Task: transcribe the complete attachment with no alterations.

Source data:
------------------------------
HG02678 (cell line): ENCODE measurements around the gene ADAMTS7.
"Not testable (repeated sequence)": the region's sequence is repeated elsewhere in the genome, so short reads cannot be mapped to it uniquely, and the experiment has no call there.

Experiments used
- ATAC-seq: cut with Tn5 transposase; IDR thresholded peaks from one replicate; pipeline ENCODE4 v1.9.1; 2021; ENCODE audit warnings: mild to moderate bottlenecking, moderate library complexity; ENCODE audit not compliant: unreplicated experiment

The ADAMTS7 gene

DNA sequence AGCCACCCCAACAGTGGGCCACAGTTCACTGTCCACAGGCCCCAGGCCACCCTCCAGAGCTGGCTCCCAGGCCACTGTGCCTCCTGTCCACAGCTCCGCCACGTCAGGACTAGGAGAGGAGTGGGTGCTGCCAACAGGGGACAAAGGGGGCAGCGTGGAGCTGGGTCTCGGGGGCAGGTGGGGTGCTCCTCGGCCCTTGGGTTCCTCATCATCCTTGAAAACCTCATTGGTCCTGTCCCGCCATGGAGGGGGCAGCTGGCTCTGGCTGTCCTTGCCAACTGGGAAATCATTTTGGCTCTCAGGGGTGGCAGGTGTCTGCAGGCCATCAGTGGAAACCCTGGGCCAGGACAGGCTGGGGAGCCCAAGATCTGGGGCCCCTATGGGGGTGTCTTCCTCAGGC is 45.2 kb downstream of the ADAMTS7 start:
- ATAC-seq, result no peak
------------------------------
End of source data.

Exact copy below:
HG02678 (cell line): ENCODE measurements around the gene ADAMTS7.
"Not testable (repeated sequence)": the region's sequence is repeated elsewhere in the genome, so short reads cannot be mapped to it uniquely, and the experiment has no call there.

Experiments used
- ATAC-seq: cut with Tn5 transposase; IDR thresholded peaks from one replicate; pipeline ENCODE4 v1.9.1; 2021; ENCODE audit warnings: mild to moderate bottlenecking, moderate library complexity; ENCODE audit not compliant: unreplicated experiment

The ADAMTS7 gene

DNA sequence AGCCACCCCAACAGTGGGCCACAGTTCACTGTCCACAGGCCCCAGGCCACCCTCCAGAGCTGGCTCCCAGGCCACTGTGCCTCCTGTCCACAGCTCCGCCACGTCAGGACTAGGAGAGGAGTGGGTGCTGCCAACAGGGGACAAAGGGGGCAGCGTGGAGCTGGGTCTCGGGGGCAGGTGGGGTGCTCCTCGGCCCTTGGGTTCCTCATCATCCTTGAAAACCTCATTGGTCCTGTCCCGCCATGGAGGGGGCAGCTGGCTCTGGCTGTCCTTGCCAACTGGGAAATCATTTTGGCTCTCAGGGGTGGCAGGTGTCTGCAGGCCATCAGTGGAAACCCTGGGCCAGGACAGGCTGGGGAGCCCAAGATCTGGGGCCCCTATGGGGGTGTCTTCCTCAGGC is 45.2 kb downstream of the ADAMTS7 start:
- ATAC-seq, result no peak